September 3, 2012

Bruce Willis To Sue Apple Over Right To Bequeath His iTunes Library

Bruce Willis' using iChat to talk to a fan
According to The Sun(UK), Bruce Willis is preparing to sue Apple over the terms and conditions of its iTunes service. The actor has collected a huge music library, and “wants to leave the haul to his daughters Rumer, Scout and Tallulah. But under iTunes’ current terms and conditions, customers essentially only ‘borrow’ tracks rather than owning them outright. So any music library amassed like that would be worthless when the owner dies.”

Die harder, indeed! Willis may set up a trust for his tunes to get around the problem, but in the meantime, he is “also backing legal moves to increase the rights of downloaders,” according to The Sun.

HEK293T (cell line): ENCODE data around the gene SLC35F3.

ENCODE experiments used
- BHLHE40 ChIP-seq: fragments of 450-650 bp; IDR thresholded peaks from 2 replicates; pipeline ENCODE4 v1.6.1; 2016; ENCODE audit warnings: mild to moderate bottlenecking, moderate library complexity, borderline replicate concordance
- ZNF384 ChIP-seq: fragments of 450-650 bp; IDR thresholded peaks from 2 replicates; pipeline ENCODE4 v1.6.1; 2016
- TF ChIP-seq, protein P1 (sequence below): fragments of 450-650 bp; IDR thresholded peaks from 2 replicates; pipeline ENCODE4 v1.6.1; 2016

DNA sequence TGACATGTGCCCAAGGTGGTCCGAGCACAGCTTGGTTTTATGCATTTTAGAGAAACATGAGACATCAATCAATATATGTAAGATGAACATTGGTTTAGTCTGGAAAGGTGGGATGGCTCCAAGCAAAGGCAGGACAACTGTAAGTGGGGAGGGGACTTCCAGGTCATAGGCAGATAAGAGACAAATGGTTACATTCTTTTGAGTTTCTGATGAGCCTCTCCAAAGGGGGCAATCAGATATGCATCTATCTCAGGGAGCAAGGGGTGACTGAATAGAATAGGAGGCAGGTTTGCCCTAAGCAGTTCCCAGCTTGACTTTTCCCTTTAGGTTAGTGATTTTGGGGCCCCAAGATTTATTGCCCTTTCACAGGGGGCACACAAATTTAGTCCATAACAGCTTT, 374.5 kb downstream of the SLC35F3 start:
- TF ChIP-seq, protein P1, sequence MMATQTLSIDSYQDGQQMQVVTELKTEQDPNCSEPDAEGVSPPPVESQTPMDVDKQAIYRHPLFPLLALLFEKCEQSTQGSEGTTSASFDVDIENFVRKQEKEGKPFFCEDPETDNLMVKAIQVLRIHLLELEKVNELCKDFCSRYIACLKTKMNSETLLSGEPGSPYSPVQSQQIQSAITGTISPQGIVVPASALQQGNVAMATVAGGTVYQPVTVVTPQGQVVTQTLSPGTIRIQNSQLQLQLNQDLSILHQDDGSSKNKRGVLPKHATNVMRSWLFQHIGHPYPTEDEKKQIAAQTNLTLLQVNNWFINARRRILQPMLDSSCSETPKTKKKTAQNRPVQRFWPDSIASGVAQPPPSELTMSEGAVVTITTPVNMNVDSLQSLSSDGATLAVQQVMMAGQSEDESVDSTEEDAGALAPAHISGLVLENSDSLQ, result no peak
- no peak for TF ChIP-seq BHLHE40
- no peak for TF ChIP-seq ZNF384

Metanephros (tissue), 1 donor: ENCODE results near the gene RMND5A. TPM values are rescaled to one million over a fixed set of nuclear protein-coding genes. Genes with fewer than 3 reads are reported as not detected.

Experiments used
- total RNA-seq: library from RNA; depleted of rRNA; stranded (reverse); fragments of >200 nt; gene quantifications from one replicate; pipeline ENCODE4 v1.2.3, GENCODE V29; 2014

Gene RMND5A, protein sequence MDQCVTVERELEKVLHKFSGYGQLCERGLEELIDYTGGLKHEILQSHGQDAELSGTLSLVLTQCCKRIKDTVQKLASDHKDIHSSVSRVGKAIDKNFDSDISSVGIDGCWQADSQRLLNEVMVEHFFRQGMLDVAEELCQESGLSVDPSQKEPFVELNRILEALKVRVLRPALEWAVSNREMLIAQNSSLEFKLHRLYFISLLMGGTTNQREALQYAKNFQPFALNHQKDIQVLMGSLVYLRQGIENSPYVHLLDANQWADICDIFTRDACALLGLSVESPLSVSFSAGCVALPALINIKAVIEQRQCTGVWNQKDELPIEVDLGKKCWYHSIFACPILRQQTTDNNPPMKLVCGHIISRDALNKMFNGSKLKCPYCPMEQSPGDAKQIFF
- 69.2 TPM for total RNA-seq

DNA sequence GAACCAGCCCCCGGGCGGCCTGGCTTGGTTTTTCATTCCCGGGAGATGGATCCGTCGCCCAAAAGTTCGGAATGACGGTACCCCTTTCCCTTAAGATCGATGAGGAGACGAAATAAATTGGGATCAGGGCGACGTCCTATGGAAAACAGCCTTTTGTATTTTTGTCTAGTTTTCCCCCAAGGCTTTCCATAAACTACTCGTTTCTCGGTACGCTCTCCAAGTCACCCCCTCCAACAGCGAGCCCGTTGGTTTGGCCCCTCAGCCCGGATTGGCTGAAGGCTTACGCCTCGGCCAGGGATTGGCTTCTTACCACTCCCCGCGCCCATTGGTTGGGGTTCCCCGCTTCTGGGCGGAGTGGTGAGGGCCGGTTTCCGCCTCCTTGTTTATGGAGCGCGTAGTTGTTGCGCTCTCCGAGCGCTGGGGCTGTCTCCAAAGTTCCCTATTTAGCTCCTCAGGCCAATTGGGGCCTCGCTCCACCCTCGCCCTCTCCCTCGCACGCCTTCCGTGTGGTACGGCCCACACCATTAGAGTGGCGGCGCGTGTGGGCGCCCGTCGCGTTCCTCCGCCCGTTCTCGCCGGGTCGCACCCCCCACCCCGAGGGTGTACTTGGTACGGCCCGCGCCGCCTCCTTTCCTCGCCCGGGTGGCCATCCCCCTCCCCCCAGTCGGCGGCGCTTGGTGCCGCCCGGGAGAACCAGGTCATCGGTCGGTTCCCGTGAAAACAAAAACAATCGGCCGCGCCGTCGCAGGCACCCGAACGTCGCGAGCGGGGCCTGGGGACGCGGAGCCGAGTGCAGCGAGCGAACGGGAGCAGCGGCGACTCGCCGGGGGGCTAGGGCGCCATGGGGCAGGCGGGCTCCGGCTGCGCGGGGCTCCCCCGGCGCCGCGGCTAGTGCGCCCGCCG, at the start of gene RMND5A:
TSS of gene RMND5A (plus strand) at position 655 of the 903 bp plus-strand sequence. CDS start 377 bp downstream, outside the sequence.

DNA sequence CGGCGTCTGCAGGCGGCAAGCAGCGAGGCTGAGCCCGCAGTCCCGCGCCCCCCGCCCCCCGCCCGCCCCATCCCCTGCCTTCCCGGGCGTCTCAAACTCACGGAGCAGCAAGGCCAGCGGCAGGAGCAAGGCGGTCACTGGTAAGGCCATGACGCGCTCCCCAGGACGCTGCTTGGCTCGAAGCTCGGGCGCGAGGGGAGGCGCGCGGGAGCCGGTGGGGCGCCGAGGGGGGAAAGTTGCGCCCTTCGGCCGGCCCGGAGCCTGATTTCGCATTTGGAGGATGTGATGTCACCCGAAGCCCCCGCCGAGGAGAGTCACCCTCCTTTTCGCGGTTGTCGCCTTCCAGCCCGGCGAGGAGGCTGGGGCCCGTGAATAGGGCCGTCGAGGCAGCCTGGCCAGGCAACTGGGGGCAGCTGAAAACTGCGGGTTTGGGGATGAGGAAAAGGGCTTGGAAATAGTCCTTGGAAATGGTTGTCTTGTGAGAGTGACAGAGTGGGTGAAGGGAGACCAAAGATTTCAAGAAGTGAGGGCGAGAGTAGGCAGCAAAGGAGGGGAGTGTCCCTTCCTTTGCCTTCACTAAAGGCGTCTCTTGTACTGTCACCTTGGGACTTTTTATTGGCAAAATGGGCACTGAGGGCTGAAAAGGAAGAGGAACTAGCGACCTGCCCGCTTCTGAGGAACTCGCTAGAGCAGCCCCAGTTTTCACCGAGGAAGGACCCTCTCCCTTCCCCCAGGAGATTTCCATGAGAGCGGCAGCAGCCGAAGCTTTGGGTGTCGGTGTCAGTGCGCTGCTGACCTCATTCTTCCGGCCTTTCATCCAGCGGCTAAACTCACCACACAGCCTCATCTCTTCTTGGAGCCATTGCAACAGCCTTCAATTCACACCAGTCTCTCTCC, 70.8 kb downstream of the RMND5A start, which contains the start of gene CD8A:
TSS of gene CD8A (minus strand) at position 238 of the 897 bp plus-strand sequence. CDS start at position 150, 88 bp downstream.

The story quoted London estate attorney Chris Walton, as saying, “Lots of people will be surprised on learning all those tracks and books they have bought over the years don’t actually belong to them. It’s only natural you would want to pass them on to a loved one.”

This is obviously a slight story on a holiday weekend, but it raises an important issue, both about digital media in general and also about user’s awareness of the terms and conditions of the sites they patronize. If we are used to “owning” our music and then we switch to another method of purchasing it, how much does Apple need to do to change our perception that we do not still “own” our downloads? As with many other things in tech (privacy on Skype, for instance) it is more a matter of not correcting our misconceptions than engaging in outright deception.


The family angle, Willis’ celebrity and his penchant for populist advocacy, gives his challenge to iTunes a broad appeal. Apple would do well to address his concerns politely. I thought I owned my tunes, too!
Post a Comment